Though it’s less common, 'cannibalism occurs in every class of vertebrates, from fish to mammals,' the affable Schutt reveals, offering one fascinating and bizarre example after another ... Cannibalism is a jolly book, written in a breezy style, but the research behind it is impressive. A biologist with a specialty in the anatomy, evolution and behavior of bats, Schutt draws on scholarly journals and ancient texts, interviews biologists and anthropologists, and ventures into the field himself ... You might think a book on cannibalism would be upsetting, but this one’s not. It’s refreshing. Cannibalism, in fact, restores my faith in humanity: It’s good to know that, as regards this particular behavior, at least, people are no more horrifying than, or as splendidly surprising as, any other species out there.
He balances the inevitable gore with a breezy tone as he writes about entrails, encephalitis, and blue clots in human placenta meat. Schutt’s goal is to understand whether the taboos are hardwired or because of culture and ponders whether circumstances, particularly brought about by climate change, could popularize people eating. He finds, with humor and clarity, that cannibalism is an evolutionary act, one based on stress, reproduction, and survival.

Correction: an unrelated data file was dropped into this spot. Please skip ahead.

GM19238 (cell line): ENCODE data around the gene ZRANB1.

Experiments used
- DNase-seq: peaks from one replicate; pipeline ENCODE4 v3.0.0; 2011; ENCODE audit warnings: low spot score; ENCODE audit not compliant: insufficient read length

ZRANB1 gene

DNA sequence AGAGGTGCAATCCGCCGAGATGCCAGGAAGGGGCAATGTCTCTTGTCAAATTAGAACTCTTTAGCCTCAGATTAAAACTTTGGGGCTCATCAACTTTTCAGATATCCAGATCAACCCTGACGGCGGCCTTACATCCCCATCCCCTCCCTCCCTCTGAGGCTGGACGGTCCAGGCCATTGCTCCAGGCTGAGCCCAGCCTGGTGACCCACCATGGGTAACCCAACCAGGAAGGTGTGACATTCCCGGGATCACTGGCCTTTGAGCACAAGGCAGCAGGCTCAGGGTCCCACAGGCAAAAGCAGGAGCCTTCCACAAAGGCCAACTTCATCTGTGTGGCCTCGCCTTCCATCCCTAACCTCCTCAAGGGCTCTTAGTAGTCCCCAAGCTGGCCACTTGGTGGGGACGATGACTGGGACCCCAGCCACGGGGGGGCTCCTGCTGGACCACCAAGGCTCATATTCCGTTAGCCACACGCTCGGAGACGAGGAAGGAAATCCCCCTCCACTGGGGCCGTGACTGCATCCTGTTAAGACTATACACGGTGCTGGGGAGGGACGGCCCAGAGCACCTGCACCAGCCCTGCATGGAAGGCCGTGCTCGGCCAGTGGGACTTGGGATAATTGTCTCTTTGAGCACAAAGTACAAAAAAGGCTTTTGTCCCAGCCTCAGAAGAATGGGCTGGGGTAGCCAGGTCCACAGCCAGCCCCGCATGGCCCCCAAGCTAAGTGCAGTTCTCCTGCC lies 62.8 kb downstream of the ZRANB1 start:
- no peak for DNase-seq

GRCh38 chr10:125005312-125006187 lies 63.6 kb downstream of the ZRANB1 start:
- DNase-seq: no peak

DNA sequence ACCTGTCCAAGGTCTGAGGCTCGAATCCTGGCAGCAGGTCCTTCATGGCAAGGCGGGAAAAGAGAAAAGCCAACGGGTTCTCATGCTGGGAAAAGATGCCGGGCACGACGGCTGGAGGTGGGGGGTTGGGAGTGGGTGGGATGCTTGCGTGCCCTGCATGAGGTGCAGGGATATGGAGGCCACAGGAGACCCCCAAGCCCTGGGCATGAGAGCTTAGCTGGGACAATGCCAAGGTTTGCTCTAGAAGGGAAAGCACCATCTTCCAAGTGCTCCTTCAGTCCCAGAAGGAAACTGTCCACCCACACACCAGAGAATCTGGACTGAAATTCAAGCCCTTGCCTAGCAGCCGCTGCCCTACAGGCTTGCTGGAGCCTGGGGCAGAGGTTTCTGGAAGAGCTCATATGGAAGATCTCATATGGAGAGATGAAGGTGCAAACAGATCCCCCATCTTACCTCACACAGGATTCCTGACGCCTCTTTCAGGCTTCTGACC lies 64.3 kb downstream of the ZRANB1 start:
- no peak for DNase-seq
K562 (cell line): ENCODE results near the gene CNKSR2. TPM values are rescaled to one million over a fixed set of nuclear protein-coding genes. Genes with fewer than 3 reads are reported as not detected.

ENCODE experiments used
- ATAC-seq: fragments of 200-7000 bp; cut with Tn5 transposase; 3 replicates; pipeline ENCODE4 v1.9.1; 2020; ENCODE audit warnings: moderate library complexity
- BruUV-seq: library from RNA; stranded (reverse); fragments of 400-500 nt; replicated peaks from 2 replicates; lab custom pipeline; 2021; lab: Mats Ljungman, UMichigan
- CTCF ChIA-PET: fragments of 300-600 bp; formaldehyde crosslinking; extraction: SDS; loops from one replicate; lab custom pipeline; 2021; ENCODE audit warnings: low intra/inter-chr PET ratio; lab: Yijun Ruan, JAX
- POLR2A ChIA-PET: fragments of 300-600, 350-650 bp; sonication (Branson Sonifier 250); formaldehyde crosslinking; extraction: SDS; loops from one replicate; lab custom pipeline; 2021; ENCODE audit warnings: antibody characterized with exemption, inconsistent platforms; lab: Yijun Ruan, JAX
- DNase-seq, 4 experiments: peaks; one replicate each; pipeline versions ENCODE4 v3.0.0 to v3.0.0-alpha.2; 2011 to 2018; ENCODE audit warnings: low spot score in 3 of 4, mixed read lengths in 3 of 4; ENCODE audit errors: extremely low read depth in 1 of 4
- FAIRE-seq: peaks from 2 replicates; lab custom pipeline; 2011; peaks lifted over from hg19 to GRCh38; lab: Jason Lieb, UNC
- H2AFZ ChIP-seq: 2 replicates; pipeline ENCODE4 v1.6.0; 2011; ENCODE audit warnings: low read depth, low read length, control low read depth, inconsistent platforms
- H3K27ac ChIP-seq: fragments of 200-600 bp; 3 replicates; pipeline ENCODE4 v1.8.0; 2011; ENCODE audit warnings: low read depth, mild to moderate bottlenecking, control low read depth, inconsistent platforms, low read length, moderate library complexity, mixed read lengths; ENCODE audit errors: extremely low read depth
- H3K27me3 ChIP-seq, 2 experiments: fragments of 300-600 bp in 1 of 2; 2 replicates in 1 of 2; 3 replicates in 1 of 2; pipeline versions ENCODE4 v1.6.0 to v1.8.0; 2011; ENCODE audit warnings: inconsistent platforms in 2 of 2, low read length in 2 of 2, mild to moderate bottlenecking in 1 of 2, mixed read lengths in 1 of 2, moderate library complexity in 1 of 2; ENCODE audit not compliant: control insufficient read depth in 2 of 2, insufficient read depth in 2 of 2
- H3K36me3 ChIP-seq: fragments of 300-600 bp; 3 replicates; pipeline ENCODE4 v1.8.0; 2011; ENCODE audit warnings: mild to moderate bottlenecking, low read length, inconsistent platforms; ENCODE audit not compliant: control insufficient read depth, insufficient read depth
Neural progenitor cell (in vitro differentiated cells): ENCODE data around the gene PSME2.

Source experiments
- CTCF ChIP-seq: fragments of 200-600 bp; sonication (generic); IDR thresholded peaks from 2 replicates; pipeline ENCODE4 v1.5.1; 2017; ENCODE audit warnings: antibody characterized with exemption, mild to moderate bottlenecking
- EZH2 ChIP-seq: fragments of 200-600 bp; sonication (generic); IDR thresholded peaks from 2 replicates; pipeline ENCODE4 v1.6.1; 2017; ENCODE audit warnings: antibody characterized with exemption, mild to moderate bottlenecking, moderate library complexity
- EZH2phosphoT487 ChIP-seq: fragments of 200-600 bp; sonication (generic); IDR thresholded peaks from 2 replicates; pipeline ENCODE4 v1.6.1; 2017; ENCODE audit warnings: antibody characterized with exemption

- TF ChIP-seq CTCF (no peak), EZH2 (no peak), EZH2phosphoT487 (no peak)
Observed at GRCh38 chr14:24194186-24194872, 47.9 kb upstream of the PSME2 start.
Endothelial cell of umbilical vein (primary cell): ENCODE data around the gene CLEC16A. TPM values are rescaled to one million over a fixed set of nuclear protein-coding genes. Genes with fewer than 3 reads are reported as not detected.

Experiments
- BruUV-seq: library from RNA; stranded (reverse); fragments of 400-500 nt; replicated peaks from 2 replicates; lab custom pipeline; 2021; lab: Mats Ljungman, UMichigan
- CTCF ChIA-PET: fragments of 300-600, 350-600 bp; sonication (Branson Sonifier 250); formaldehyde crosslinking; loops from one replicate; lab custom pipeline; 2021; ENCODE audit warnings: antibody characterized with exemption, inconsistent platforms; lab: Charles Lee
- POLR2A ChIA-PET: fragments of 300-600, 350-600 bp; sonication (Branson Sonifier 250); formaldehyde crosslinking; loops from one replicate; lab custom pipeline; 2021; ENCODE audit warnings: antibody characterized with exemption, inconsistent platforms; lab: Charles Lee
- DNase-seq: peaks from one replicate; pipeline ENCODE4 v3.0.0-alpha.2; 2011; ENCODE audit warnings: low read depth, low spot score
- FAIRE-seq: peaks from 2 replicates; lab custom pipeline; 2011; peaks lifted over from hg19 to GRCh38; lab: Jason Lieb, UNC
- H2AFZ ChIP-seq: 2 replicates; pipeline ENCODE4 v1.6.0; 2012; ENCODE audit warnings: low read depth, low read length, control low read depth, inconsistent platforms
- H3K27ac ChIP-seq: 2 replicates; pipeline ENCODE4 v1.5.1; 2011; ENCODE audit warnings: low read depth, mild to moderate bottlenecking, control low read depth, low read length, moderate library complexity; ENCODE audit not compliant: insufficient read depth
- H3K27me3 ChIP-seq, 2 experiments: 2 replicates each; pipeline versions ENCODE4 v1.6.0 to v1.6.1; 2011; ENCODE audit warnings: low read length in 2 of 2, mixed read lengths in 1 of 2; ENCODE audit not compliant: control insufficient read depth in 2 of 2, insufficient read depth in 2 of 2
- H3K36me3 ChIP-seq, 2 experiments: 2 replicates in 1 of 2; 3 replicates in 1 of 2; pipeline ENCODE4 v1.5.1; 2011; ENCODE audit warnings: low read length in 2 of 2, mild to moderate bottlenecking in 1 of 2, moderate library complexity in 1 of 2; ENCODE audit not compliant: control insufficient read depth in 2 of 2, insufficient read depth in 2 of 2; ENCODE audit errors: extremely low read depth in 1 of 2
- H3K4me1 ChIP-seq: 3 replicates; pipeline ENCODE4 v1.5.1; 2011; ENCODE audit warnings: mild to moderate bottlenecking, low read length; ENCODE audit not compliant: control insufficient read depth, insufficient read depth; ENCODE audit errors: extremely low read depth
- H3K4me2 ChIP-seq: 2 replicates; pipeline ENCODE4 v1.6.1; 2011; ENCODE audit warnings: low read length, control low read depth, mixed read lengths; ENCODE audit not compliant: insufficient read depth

What Bill Schutt does know is that cannibalism makes 'perfect evolutionary sense' for many insects and reptiles while in some mammals, including us, cannibalized brain tissue can kill the eater, transmitting disease and turning the brain into a perforated sponge. The 200 or so pages he devotes to these topics are well-informed and—if one likes contrivedly chatty prose—amusing ... The book also relates abundant examples of how cannibalism inspires ribald evasions in popular culture ... A few passable pages dish up entertaining tidbits on medical uses of human tissue. Similarly the section on survival cannibalism, though disappointingly selective and innocent of most of the relevant scholarship, is accurate as far as it goes ... But Mr. Schutt has done too little preparatory work—too little reading, too little thinking—to undertake the task. He does not understand how cannibalism can be pious as a funerary practice, or socially binding in some systems of exchange, or functional in war.